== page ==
Shira Goodman, CEO of Staples, will be the keynote speaker at CJP’s Women’s Philanthropy annual kickoff event on Monday, Oct. 2. She will address how Jewish values have played a significant role in her professional life.

Goodman recently spoke to JewishBoston about the ways in which the spirit of tikkun olam motivates her to participate in myriad volunteer positions within CJP and the Jewish community at large. The daughter of a rabbi, Goodman is also married to Wesley Gardenswartz, senior rabbi at Temple Emanuel in Newton. She attended day school and as an undergraduate at Princeton University was active in Hillel.


Her involvement in Boston’s Jewish community has included her tenure as president of the board of Solomon Schechter Day School of Greater Boston, as well as a turn as vice president of the board of Gann Academy. Her dedication to the Jewish community continues as she serves on CJP’s board of directors and the board of Joseph Slifka Center for Jewish Life at Yale.

Remarking on her volunteer resume, Goodman noted: “There is a lot of value in my volunteerism in terms of personal growth. Before I was on a for-profit board, I served on Solomon Schechter’s board. There is so much to gain from the non-profit world. You learn skills that are very applicable in the for-profit world. I think of those two parts of my life as being very integrated.”

Goodman co-chaired CJP’s Strategic Planning Taskforce last year and is currently co-chairing CJP’s President Search Committee. “As part of the strategic plan, there is a vision about what role CJP plays in Boston’s Jewish community,” she said. “There is a seismic change in the way the next generation looks at [Jewish life]. It’s all about being open, inclusive and diverse. It’s about taking Judaism’s history and tradition as well as its values to give people’s lives purpose and meaning and an opportunity to do tikkun olam.”

The concept of tikkun olam is central to Goodman’s unique business outlook. At Staples, she thinks about repairing and healing the world in several ways. The company has a strong culture of giving back to the communities in which it has a presence. Staples has created a “ShareFund,” in which the company matches its employees’ contributions. “At a very direct level, the ShareFund is associates helping associates,” Goodman said. “The vast majority of our associates are hourly employees. If there is any kind of emergency, they don’t necessarily have extra money to deal with it. During times like Harvey and Irma, the ShareFund is particularly important.”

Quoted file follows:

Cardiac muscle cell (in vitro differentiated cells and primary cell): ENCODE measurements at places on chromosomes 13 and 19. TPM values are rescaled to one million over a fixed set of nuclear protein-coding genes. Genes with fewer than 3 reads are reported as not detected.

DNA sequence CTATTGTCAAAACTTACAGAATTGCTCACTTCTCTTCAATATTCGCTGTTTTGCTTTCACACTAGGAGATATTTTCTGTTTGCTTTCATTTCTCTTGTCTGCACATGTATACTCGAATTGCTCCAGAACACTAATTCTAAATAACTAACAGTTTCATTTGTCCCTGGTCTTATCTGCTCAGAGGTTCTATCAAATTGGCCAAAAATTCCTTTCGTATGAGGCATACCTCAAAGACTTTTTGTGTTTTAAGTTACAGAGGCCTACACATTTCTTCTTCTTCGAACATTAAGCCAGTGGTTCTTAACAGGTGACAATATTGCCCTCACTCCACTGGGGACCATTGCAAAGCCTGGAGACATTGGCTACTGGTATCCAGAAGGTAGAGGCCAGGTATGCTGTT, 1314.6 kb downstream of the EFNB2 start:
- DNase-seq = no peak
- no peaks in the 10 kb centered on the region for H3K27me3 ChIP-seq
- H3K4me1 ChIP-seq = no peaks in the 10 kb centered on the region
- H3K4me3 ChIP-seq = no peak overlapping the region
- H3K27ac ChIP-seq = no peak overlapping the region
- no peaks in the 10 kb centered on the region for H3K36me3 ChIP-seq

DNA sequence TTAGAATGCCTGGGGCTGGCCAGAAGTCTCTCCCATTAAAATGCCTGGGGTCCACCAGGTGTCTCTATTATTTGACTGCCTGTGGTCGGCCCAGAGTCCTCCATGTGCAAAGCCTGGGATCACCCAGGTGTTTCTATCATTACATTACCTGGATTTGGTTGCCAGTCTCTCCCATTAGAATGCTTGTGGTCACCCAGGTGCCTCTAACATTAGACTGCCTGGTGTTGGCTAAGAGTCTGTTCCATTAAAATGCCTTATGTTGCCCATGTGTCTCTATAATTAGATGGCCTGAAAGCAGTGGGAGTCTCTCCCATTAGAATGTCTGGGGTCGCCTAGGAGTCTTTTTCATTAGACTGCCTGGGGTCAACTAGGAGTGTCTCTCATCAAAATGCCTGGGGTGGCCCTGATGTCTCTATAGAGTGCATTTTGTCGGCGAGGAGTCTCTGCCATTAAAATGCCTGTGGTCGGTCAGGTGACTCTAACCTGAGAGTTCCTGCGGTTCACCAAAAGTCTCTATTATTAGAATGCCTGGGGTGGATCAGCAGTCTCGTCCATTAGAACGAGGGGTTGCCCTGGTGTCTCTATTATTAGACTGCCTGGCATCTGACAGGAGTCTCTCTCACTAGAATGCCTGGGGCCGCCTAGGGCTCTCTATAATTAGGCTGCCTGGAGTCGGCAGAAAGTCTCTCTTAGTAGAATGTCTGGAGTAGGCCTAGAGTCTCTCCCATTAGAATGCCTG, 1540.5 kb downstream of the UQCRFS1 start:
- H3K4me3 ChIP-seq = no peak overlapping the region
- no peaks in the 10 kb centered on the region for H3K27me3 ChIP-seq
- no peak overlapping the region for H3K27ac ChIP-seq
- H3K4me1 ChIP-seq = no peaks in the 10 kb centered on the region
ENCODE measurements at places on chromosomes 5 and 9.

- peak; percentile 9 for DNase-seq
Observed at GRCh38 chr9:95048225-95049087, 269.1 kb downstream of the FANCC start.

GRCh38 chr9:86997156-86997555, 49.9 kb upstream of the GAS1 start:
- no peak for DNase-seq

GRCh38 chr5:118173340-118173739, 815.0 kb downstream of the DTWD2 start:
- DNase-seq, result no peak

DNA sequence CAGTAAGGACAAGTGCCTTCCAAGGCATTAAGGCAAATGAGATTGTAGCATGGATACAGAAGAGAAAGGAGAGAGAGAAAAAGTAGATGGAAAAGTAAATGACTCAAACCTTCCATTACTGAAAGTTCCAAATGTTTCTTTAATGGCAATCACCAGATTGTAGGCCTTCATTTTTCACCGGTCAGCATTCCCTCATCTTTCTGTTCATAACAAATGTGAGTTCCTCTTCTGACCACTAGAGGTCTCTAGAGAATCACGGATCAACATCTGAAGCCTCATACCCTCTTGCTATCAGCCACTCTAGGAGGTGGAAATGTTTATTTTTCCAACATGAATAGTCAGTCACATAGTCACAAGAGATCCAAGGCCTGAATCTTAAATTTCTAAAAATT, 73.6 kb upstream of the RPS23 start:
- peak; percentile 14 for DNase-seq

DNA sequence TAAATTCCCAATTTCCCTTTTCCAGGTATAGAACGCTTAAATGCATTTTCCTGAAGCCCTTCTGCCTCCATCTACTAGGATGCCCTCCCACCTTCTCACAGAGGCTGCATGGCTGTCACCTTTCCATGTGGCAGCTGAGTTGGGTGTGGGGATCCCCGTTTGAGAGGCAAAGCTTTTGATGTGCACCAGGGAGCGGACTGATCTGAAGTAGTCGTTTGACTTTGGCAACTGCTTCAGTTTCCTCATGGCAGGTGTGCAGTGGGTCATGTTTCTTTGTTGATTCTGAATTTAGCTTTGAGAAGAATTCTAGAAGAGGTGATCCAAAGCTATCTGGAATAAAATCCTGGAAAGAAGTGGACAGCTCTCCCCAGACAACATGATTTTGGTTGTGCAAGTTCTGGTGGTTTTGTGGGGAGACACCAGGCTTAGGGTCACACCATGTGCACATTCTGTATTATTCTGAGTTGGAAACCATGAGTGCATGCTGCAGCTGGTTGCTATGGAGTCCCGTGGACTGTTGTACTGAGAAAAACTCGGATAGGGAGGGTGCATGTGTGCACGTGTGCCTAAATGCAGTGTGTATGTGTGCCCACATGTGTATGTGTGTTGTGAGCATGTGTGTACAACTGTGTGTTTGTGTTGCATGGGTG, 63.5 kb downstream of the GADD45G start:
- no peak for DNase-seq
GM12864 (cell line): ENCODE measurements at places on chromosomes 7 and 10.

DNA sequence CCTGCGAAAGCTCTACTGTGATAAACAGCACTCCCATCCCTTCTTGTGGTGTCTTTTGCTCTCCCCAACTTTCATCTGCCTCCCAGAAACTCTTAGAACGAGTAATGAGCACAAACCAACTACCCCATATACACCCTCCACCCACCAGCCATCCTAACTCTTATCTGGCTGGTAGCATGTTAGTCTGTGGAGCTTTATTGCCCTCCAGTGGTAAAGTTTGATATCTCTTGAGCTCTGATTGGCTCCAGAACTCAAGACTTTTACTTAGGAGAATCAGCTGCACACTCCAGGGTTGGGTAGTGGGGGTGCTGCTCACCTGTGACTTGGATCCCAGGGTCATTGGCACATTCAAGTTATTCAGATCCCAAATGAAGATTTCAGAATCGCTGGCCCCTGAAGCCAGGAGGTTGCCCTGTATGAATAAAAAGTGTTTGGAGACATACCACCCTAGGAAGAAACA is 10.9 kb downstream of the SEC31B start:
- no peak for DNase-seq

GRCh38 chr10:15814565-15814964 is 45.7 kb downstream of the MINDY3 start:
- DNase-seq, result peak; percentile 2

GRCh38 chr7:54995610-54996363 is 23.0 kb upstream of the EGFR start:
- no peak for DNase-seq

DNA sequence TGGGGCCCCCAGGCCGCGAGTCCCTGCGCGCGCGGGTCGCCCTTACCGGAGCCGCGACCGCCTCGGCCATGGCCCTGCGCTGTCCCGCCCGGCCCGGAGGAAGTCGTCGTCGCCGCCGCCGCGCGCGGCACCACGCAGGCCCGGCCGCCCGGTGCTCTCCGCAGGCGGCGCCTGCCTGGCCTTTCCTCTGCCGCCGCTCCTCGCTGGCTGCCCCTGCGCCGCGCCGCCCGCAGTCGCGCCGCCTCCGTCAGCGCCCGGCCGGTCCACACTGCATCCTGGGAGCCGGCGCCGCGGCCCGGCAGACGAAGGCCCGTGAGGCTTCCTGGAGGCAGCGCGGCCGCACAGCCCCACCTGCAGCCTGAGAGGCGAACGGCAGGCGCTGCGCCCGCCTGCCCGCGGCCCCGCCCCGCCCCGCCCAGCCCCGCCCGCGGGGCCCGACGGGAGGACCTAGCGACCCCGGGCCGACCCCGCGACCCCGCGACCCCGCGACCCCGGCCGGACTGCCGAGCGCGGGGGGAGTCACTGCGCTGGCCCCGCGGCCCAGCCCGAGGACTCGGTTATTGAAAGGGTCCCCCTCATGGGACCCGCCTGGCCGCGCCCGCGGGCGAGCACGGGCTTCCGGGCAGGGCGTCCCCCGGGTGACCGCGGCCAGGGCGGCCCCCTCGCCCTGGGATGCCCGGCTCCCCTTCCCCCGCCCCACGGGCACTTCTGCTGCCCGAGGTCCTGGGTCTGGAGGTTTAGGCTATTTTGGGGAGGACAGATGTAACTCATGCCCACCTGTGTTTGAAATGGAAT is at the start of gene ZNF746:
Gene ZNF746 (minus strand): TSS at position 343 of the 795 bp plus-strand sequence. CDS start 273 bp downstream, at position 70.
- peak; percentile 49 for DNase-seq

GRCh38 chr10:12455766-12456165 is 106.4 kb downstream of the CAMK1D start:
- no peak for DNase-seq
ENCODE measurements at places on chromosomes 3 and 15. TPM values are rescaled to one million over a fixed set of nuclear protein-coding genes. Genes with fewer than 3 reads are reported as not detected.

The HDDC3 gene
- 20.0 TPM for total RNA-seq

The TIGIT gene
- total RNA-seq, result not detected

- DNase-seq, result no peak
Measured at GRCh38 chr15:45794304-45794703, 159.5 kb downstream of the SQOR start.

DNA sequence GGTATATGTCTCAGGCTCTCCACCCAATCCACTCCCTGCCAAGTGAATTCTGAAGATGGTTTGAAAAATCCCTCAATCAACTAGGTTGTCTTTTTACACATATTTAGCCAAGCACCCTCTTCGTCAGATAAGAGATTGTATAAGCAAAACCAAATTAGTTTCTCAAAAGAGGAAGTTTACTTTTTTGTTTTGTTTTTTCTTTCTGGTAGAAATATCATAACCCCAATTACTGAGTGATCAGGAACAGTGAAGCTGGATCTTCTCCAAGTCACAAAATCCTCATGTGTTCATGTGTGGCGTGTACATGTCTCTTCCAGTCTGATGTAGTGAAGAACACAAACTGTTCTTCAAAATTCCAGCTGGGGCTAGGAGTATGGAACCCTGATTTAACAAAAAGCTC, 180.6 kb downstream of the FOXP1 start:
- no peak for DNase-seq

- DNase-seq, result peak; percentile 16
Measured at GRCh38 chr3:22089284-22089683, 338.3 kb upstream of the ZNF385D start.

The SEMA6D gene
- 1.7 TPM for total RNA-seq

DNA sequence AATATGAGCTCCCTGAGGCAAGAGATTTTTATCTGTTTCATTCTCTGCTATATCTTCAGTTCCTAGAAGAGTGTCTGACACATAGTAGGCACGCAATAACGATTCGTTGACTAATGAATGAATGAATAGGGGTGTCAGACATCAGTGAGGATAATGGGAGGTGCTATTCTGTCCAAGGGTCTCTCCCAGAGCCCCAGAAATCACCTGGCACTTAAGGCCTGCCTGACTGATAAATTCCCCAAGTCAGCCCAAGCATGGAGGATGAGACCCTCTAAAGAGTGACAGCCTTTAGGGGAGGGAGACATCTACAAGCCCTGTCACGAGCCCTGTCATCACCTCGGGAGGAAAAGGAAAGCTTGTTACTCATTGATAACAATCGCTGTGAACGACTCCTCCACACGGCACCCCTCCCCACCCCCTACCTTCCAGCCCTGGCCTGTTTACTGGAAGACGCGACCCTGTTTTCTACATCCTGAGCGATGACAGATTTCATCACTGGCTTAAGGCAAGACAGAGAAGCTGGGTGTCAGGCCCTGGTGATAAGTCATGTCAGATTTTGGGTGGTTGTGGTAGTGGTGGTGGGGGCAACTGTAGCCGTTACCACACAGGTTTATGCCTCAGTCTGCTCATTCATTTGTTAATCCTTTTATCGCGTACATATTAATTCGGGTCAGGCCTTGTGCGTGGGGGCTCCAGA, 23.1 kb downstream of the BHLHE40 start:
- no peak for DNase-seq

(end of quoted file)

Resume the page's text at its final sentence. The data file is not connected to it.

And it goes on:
For Goodman, the next level of tikkun olam in the company is more mission-driven. She pointed out that working at Staples is often the first step in a career path—employment at Staples not only exposes a young employee to work and responsibility, but it often launches a career. “The overall company mission is to help businesses succeed,” she said. “Job creation is an important aspect of that success.”

Goodman also emphasized that a key component to thriving at work is to set aside a discreet time to disengage from it. Goodman, who observes Shabbat weekly, brings that spirit into the workplace. “Some things are non-negotiable,” she said. “I’ve always been Shabbat observant. I think of the saying from Ahad Ha’am, in which he says, ‘More than the people have kept Shabbat; Shabbat has kept the people.’ Looking back, I can say that Shabbat has kept me grounded for all these years. It gives me time to think, to connect with family and friends. Everyone needs space to just zone out. It can be any kind of activity.”

Goodman recently touted the benefits of creating a “work-free zone” in her weekly blog for Staples employees. She wrote: “As living, breathing people, we need time to fill our energy tank, sharpen our edge, recharge our batteries—pick your favorite metaphor. Put simply, we need to take some time off of work so that our time at work is more productive. I do this by going tech-free every Saturday. I do this for religious, emotional and mental-health reasons.”

Her work for CJP is now at an important juncture. “It’s an honor and responsibility to co-chair the search for CJP’s new president,” she said. “Barry Shrage has been a tremendous leader for these past three decades. But I’m also very excited about the future. We’re just at the beginning of the process.” At this stage, Goodman and her co-chair, Aron Ain, are soliciting input from the community about its expectations for CJP’s next leader. “CJP has a unique role in harnessing the power of community,” Goodman said.